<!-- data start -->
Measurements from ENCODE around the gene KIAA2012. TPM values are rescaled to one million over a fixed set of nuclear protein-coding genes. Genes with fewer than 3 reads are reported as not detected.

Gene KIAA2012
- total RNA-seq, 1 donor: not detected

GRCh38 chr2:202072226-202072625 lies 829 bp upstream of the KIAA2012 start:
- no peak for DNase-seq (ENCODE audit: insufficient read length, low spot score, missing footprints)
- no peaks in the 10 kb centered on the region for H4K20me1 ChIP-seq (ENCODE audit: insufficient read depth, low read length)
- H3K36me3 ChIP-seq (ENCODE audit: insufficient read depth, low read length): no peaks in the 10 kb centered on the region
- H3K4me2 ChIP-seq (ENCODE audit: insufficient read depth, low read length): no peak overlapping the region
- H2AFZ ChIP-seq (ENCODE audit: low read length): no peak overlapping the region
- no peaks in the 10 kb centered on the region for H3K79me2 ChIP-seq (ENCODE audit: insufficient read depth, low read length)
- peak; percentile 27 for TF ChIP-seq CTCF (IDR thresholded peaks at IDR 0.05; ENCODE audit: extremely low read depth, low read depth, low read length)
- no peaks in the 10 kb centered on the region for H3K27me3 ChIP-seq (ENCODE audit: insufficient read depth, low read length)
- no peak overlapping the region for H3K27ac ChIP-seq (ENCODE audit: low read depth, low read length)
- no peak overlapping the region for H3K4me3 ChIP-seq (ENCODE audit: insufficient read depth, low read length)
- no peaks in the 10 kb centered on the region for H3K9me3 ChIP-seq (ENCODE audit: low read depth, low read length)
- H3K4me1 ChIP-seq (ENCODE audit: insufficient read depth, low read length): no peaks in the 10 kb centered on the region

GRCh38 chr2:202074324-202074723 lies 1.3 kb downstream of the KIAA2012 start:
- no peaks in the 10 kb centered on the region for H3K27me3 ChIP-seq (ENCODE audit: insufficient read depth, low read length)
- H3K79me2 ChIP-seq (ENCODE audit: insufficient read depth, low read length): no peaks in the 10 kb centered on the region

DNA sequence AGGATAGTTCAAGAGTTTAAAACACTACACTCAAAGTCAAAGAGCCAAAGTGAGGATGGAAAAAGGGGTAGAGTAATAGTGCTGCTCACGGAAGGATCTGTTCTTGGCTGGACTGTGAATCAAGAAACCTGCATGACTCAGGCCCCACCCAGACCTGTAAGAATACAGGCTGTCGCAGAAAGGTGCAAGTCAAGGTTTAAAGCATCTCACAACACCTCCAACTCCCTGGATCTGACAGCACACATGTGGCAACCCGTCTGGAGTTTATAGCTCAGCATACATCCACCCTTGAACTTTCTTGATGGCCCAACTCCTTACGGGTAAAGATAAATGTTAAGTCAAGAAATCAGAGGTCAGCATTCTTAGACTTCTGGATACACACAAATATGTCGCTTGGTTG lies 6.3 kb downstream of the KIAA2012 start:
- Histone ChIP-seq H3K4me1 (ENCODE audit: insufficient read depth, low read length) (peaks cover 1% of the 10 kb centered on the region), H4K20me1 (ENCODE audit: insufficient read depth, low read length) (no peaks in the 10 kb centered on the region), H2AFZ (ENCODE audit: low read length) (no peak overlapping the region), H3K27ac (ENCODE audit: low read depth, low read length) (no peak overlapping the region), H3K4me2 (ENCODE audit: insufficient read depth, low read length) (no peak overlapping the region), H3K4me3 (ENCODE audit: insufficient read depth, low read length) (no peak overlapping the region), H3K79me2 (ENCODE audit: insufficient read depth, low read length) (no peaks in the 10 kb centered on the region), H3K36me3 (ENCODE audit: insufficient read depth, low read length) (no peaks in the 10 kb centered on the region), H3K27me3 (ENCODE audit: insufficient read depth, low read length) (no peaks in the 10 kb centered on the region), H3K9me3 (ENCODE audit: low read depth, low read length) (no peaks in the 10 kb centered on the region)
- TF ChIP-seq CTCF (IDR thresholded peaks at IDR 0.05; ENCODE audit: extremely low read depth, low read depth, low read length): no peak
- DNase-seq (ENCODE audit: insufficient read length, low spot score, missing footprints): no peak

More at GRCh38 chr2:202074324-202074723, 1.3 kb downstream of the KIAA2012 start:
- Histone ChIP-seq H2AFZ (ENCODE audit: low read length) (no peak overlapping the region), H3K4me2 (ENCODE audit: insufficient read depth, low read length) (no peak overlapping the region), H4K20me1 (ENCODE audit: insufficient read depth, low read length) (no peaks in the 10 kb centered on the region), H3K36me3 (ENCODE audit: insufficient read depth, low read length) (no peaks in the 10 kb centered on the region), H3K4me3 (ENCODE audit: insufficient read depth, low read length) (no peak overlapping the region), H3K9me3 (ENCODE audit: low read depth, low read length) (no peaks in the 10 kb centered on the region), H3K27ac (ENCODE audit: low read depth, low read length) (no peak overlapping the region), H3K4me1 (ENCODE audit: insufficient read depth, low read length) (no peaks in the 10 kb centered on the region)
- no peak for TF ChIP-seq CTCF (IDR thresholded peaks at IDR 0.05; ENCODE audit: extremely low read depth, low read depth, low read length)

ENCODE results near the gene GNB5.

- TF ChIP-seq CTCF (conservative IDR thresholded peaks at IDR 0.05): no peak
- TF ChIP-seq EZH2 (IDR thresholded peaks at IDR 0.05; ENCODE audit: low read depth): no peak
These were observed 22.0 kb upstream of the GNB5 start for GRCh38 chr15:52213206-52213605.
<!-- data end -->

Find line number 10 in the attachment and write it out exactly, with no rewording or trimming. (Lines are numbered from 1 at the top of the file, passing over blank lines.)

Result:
- no peaks in the 10 kb centered on the region for H3K79me2 ChIP-seq (ENCODE audit: insufficient read depth, low read length)